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Positive and Negative Geotropism

based on 12 ratings
Author: Beth Touchette
Topics: Fourth Grade, Botany

We all know that plants can’t walk from place to place, but they do move their stems, leaves, and roots in response to their environment. It just happens too slowly for us to see. These plant movements are called tropisms. In a positive tropism, the plant moves towards the stimulus. One familiar example is positive phototropism, in which a plant moves towards sunlight. Time lapse photography allows us to appreciate the tropisms of plants. This video shows the positive phototropism of sprouting snow peas. Note how the pea sprouts move back and forth with each day.

Plants can also move away from stimulus; this is called a negative tropism. Some plants move away from bright light, this tropism is called negative phototropism

Other physical phenomena can stimulate plant movement. Geotropism is the movement of a plant in response to gravity. This is especially evident in the early sprouting of bean seeds.

In this investigation, you will investigate how gravity affects the sprouting of radish seeds. Try to determine if gravity causes a positive or negative response in the plant. 

Problem: How does gravity affect the growth of sprouting seeds?

Materials

  • Ruler
  • Aluminum foil
  • Scissors
  • 3 Paper towels
  • Spray bottle
  • Water
  • Radish seeds
  • Labels or masking tape
  • Permanent marker
  • Box big enough to fit a cookie sheet on the bottom
  • Cookie sheet or other large pan
  • Masking tape
  • Dark room
  • Dropper

Procedure

  1. Using the ruler and scissors, measure and cut three 12”x12” squares of aluminum foil.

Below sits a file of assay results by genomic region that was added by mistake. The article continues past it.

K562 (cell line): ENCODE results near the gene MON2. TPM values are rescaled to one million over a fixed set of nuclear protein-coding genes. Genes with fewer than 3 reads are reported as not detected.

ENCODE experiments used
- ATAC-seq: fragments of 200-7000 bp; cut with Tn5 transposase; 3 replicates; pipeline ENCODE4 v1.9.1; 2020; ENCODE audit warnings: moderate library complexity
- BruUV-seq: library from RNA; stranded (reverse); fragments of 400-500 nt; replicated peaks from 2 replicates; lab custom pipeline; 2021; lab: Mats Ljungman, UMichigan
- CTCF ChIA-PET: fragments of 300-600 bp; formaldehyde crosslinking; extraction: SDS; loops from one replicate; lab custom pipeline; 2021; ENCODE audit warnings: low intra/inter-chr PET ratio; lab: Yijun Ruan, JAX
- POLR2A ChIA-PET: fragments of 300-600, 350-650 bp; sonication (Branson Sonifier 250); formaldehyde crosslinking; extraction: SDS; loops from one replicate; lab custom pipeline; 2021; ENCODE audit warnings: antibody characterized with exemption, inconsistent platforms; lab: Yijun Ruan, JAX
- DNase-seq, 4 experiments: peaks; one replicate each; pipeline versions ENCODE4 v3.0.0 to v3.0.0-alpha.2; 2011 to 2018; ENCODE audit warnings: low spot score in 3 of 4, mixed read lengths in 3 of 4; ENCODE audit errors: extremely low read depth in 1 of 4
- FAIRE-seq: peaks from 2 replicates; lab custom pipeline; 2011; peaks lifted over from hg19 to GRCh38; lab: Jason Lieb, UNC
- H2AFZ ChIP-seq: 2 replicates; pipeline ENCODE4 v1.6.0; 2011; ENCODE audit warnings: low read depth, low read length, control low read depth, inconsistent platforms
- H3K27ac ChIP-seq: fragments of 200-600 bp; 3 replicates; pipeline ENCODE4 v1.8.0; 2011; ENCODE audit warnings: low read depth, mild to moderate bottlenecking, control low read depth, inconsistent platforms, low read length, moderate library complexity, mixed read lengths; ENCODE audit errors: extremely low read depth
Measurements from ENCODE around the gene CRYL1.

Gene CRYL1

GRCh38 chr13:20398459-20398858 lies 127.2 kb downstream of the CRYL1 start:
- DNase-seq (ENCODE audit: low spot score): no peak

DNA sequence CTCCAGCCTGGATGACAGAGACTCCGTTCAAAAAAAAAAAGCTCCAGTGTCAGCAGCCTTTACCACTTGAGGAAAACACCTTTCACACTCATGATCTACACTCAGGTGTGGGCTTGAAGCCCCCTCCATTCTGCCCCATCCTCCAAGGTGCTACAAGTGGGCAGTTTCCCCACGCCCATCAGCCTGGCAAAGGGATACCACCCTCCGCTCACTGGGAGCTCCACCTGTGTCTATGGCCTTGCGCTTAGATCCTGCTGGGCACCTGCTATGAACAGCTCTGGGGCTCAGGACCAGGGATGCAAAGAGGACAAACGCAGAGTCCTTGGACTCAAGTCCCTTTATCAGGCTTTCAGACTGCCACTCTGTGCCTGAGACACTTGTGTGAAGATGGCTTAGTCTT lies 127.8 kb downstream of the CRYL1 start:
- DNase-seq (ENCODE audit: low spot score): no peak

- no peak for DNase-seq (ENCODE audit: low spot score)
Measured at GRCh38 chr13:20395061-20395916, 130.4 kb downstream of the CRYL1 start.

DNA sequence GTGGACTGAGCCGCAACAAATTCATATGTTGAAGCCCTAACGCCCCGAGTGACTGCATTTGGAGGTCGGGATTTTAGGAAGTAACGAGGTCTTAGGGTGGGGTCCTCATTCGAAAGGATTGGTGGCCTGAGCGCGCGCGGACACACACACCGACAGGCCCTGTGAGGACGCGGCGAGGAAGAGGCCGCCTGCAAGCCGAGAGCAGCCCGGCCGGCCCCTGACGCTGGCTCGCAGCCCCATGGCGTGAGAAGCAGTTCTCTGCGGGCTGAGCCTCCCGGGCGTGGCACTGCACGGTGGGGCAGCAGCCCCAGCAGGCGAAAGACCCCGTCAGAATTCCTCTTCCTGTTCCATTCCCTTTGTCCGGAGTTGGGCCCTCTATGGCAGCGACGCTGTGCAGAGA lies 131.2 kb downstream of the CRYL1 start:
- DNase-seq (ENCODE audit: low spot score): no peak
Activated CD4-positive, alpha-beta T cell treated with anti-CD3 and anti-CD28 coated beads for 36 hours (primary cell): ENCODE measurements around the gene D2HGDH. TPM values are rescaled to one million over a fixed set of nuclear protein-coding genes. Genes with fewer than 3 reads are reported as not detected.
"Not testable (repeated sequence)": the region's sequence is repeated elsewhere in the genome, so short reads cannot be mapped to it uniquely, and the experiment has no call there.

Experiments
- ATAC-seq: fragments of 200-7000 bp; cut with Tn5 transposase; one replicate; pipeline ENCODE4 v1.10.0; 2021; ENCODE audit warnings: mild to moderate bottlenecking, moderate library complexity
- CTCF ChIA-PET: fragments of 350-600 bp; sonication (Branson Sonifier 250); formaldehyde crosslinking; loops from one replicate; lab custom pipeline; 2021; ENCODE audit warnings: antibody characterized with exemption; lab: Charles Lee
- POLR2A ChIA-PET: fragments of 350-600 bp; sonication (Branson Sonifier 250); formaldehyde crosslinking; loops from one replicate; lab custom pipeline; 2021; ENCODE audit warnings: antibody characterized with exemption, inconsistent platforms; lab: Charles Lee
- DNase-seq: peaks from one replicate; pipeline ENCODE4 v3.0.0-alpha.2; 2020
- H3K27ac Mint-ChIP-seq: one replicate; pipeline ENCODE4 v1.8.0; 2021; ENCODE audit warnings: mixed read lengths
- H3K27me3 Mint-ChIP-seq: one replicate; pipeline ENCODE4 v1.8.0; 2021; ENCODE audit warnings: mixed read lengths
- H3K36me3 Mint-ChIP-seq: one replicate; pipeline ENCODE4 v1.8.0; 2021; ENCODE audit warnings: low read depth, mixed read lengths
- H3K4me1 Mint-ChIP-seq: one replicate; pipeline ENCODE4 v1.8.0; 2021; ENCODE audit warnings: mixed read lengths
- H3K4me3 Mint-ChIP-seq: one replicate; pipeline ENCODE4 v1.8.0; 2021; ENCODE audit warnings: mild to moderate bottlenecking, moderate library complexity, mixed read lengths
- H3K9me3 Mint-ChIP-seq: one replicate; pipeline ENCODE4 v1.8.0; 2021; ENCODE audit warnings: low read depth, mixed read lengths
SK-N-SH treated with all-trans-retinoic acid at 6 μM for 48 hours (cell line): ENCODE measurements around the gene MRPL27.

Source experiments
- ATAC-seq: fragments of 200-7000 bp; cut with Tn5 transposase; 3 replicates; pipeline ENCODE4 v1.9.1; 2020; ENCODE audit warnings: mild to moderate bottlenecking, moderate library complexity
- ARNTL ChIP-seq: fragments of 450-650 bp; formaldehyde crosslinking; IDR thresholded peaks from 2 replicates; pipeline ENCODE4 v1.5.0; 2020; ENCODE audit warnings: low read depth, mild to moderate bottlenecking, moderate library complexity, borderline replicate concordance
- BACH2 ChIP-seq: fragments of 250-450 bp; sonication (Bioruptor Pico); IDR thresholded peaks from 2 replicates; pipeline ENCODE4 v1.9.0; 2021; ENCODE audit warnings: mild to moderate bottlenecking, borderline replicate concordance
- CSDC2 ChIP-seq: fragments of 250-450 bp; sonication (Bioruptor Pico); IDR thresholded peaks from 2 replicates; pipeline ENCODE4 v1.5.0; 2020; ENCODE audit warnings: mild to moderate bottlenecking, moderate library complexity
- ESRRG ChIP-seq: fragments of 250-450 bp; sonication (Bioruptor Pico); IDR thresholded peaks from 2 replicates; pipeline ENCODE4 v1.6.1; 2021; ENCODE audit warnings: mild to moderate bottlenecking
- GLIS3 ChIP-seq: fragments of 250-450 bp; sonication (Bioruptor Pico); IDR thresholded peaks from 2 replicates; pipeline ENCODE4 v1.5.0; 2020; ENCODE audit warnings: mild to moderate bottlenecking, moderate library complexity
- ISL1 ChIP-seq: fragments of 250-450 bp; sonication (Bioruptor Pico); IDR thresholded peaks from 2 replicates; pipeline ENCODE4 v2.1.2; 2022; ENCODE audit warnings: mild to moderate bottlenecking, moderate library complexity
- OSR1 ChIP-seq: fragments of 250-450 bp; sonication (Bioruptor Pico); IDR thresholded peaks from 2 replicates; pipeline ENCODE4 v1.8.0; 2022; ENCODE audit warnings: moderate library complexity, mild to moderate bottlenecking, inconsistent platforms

2. Take a paper towel and fold it in half twice.
  3. Set the folded paper tower in the middle of one piece of aluminum foil.
  4. Using the spray bottle, spray the paper towel until all of it is moist, but not dripping wet.
  5. Make a line of about twenty radish seeds through the center of the paper towel.
  6. Carefully fold each side of the paper towel over the seeds in the center, covering them. What do you think the paper towel is for?
  7. Next, fold the foil around the paper towel.  Why is the foil needed along with the paper towel?
  8. Place a label on the foil packet.
  9. Write “1: Bottom” on the label.
  10. Rest one end of the cookie sheet on top of the cardboard box so that the cookie sheet creates a ramp.
  11. Place the labeled foil envelope on top of the cookie sheet.
  12. Make two more foil packets filled with the same amount of seeds.
  13. Label the second packet “2: Side”.
  14. Tape this packet on the side of the box.
  15. Label the third packet “3: Turn”.
  16. Tape this packet to another side of the box.
  17. Every other day, rotate the “3: Turn” foil packet 90 degrees on the side of box.
  18. Make sure the paper towels remain moist inside the foil packets. Use a dropper to add a bit more water if necessary.
  19. After five days, carefully observe the sprouting of the seeds, paying careful attention to the direction of stem and root growth in relationship to where the seeds were positioned in the box.
  20. If little growth has occurred or you want to continue your experiment, rewrap your seeds and put them in the same position.
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